The all-new Chevy Corvette C8, with its mid-engine layout, weighs significantly more than the outgoing C7 generation.
We weighed a 2020 C8 coupe with the Z51 Performance package and found that it was 195 pounds heavier than a similarly equipped C7 Corvette.
While Chevy cites multiple reasons for the additional weight, it won't give specifics, so we've spotlighted the most obvious sources.
With the new generation of Corvette, the C8, Chevrolet moved the engine to the middle of the car to unlock higher performance potential. That transition and several other changes have made it a couple hundred pounds heavier than the version it replaces.
We recently got our hands on a 2020 C8 coupe with the Z51 performance package and promptly rolled it onto the scales. Its total curb weight came in at 3647 pounds, which is 195 more than the last C7 Corvette Stingray we weighed.
While the front-engine version was also a Z51-equipped coupe, it had the seven-speed manual transmission. The C7's optional eight-speed automatic would be more comparable to the C8's standard dual-clutch gearbox (DCT), but we didn't have the test data for a more exact apples-to-apples powertrain comparison. Still, Chevy admits that the DCT is heavier than both of the transmissions it replaces—the torque-convertor automatic and the manual—and contributes to the new car's extra mass.
Although adding weight is typically the opposite strategy for improving performance, the mid-engine Corvette's newfound poundage is offset by horsepower and torque gains of up to 35 hp and 5 lb-ft, respectively. The C8's increased power comes courtesy of Chevy's fifth-generation 6.2-liter V-8 (read: LT2) that boasts revised internal components but is a close relative to its pushrod LT1 predecessor. The new engine's larger liquid-to-liquid oil cooler, more-robust lubrication system, and extra radiator (three total on the Z51) undoubtedly add weight. The mid-engine's inherent rear-heavy weight distribution (39.4/60.6 percent front/rear versus 49.4/50.1 for the C7), improves launch traction dramatically. Factor-in a top-notch launch-control system and, despite the added weight, the C8 posts a dramatically improved zero-to-60-mph time of 2.8 seconds. It's the quickest Corvette we've ever tested, even beating out the C7 ZR1 at 3.0 seconds.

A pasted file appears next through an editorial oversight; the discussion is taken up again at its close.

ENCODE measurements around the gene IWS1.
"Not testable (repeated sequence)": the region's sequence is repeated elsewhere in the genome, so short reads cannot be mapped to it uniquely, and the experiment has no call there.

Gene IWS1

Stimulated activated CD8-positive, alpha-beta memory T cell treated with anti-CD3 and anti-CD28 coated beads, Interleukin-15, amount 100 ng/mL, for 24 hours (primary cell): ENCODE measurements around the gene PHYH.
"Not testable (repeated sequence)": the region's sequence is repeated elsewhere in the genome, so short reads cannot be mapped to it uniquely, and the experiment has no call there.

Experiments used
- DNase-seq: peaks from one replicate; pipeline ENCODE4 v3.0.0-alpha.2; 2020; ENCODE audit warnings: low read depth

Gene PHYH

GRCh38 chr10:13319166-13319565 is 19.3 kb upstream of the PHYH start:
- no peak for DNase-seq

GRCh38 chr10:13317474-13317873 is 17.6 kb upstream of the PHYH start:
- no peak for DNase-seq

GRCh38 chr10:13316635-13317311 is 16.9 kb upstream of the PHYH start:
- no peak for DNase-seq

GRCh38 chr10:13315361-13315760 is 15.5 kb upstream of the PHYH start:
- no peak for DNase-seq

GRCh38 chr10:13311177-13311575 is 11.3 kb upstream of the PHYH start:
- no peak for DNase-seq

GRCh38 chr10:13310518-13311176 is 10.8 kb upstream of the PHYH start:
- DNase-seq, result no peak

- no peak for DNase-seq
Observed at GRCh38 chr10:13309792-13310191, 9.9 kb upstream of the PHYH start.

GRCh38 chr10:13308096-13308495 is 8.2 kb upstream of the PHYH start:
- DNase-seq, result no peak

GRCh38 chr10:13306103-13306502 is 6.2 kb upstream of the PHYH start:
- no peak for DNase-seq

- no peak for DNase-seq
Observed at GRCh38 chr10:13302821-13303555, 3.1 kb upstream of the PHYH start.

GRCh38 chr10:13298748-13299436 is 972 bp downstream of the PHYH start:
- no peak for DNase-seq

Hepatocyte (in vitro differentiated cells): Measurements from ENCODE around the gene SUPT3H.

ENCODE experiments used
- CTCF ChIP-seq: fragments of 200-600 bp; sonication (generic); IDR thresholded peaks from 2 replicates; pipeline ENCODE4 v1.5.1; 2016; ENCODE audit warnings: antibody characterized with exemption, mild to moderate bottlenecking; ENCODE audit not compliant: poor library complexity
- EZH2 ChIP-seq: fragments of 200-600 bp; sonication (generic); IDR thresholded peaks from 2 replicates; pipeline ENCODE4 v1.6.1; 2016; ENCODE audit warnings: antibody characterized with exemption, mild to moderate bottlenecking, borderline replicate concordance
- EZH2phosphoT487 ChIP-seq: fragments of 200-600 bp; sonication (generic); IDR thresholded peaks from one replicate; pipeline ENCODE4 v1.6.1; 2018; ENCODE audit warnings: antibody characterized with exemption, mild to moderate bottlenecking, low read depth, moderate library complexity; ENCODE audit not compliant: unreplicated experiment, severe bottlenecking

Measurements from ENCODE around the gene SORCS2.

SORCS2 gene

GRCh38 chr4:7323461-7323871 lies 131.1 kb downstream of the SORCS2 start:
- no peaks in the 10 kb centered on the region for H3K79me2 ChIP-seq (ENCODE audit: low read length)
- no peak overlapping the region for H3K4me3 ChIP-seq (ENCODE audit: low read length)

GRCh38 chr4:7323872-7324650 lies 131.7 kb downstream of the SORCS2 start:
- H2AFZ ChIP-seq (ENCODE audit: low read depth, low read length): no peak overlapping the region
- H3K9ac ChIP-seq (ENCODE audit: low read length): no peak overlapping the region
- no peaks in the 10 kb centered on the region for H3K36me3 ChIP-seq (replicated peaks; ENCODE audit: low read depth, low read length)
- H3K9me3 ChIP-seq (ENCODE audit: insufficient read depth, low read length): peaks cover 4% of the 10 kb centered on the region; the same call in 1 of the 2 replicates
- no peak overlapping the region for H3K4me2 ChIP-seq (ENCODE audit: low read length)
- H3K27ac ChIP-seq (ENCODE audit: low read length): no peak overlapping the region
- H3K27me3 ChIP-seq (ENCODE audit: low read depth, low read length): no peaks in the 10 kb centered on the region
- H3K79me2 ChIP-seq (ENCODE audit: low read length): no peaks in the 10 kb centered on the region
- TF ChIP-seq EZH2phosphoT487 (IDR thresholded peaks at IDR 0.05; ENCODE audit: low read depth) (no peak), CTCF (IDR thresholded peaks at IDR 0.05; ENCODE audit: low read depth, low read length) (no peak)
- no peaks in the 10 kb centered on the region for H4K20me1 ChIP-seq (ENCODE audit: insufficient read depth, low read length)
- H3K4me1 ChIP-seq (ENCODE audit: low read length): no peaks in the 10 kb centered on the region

The C8 Corvette is also one of the largest mid-engine cars, measuring some 5.3 inches longer and 2.2 inches wider than the now-obsolete C7. Those increased dimensions, including a half-inch longer wheelbase, are obvious sources of added heft.
Other incremental size changes that translate to increased weight on the 2020 Corvette are wider rear wheels and larger rear brake rotors. Every C8 Stingray has a set of 305/35R-20 rollers out back mounted on 11-inch-wide wheels—1 inch wider than those on the C7 Stingray—that are quantifiably heavier. Likewise, the C8's rear brake rotors grow by 0.3 inches on the base Stingray and 0.5 with the Z51 package to take advantage of the rear-biased weight distribution.
Chevy also cited the C8's new suspension setup as a factor for it being heavier. For those who forgot, the outgoing Corvette rode on composite transverse leaf springs. Its mid-engine replacement features coil-over shocks sandwiched by control arms at all four corners, which improve ride and handling but add weight.
Finally, since the 2020 Corvette will be the first to offer right-hand drive for global markets, it must also meet broader regulatory requirements. Chevy says this requires certain design elements and more components that in turn add more mass.
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